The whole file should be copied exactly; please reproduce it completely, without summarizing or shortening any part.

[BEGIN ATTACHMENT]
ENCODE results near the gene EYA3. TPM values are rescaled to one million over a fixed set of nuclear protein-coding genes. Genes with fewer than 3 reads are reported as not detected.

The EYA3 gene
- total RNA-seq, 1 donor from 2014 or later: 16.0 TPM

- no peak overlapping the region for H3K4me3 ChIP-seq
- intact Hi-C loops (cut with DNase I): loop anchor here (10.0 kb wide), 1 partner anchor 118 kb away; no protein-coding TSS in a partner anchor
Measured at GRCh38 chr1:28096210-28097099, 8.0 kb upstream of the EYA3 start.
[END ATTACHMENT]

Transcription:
ENCODE results near the gene EYA3. TPM values are rescaled to one million over a fixed set of nuclear protein-coding genes. Genes with fewer than 3 reads are reported as not detected.

The EYA3 gene
- total RNA-seq, 1 donor from 2014 or later: 16.0 TPM

- no peak overlapping the region for H3K4me3 ChIP-seq
- intact Hi-C loops (cut with DNase I): loop anchor here (10.0 kb wide), 1 partner anchor 118 kb away; no protein-coding TSS in a partner anchor
Measured at GRCh38 chr1:28096210-28097099, 8.0 kb upstream of the EYA3 start.